Development of humanized mouse models to study human malaria parasite infection

Ashley M. Vaughan, Stefan H.I. Kappe, Alexander Ploss, Sebastian A. Mikolajczak

Research output: Contribution to journalReview articlepeer-review

46 Scopus citations


Malaria is a disease caused by infection with Plasmodium parasites that are transmitted by mosquito bite. Five different species of Plasmodium infect humans with severe disease, but human malaria is primarily caused by Plasmodium falciparum. The burden of malaria on the developing world is enormous, and a fully protective vaccine is still elusive. One of the biggest challenges in the quest for the development of new antimalarial drugs and vaccines is the lack of accessible animal models to study P. falciparum infection because the parasite is restricted to the great apes and human hosts. Here, we review the current state of research in this field and provide an outlook of the development of humanized small animal models to study P. falciparum infection that will accelerate fundamental research into human parasite biology and could accelerate drug and vaccine design in the future.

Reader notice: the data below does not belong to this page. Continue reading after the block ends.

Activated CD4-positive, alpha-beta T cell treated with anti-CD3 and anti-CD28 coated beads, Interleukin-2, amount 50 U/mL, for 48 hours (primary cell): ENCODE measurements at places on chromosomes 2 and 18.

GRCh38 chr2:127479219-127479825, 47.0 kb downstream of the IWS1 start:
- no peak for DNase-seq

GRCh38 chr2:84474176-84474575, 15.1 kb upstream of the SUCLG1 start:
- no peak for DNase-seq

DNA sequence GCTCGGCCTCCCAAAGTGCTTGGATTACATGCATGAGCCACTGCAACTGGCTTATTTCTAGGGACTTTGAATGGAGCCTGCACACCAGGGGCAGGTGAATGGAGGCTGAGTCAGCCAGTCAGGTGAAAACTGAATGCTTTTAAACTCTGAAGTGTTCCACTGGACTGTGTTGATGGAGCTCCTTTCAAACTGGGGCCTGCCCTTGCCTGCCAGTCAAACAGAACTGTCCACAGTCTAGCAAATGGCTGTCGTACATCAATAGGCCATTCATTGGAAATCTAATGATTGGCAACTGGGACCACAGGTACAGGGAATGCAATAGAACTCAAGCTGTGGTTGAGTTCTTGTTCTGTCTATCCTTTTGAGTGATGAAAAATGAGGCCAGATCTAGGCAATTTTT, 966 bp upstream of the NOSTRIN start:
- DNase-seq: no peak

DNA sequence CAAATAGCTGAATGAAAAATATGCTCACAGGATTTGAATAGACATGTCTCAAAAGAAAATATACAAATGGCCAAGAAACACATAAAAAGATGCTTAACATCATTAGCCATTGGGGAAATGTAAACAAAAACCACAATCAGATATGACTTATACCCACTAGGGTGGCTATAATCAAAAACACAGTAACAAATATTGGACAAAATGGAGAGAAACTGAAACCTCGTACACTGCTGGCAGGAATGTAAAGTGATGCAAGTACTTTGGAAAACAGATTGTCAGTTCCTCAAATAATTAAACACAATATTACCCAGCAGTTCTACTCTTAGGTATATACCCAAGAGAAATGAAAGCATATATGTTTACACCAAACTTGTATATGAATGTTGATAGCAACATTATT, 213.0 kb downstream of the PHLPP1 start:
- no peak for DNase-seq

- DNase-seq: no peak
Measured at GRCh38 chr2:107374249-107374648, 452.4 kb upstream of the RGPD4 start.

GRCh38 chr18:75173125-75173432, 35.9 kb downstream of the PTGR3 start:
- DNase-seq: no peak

Original languageEnglish (US)
Pages (from-to)657-665
Number of pages9
JournalFuture Microbiology
Issue number5
StatePublished - May 2012
Externally publishedYes

All Science Journal Classification (ASJC) codes

  • Microbiology (medical)
  • Microbiology


  • Plasmodium falciparum
  • Plasmodium vivax
  • animal model
  • blood stage
  • humanized mice
  • infectious disease
  • liver stage
  • malaria


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